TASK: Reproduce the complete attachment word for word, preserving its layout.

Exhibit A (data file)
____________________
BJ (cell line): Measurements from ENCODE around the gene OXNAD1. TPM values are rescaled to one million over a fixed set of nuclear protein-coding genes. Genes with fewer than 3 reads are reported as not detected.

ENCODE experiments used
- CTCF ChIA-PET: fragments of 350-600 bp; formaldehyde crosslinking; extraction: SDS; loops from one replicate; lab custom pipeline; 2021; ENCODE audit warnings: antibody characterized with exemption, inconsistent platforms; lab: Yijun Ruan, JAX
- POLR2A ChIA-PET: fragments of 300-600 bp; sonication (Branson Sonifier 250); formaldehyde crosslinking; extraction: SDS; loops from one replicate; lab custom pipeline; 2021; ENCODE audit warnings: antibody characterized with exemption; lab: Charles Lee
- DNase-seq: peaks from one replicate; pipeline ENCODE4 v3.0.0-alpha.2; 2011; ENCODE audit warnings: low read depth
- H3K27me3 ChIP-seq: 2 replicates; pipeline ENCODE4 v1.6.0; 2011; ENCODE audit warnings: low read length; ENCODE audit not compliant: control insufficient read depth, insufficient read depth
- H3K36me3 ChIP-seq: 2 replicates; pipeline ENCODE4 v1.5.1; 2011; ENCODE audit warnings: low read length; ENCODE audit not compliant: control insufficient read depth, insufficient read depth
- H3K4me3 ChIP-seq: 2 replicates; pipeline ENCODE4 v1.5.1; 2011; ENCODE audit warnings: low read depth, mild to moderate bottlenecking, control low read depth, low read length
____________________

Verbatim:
BJ (cell line): Measurements from ENCODE around the gene OXNAD1. TPM values are rescaled to one million over a fixed set of nuclear protein-coding genes. Genes with fewer than 3 reads are reported as not detected.

ENCODE experiments used
- CTCF ChIA-PET: fragments of 350-600 bp; formaldehyde crosslinking; extraction: SDS; loops from one replicate; lab custom pipeline; 2021; ENCODE audit warnings: antibody characterized with exemption, inconsistent platforms; lab: Yijun Ruan, JAX
- POLR2A ChIA-PET: fragments of 300-600 bp; sonication (Branson Sonifier 250); formaldehyde crosslinking; extraction: SDS; loops from one replicate; lab custom pipeline; 2021; ENCODE audit warnings: antibody characterized with exemption; lab: Charles Lee
- DNase-seq: peaks from one replicate; pipeline ENCODE4 v3.0.0-alpha.2; 2011; ENCODE audit warnings: low read depth
- H3K27me3 ChIP-seq: 2 replicates; pipeline ENCODE4 v1.6.0; 2011; ENCODE audit warnings: low read length; ENCODE audit not compliant: control insufficient read depth, insufficient read depth
- H3K36me3 ChIP-seq: 2 replicates; pipeline ENCODE4 v1.5.1; 2011; ENCODE audit warnings: low read length; ENCODE audit not compliant: control insufficient read depth, insufficient read depth
- H3K4me3 ChIP-seq: 2 replicates; pipeline ENCODE4 v1.5.1; 2011; ENCODE audit warnings: low read depth, mild to moderate bottlenecking, control low read depth, low read length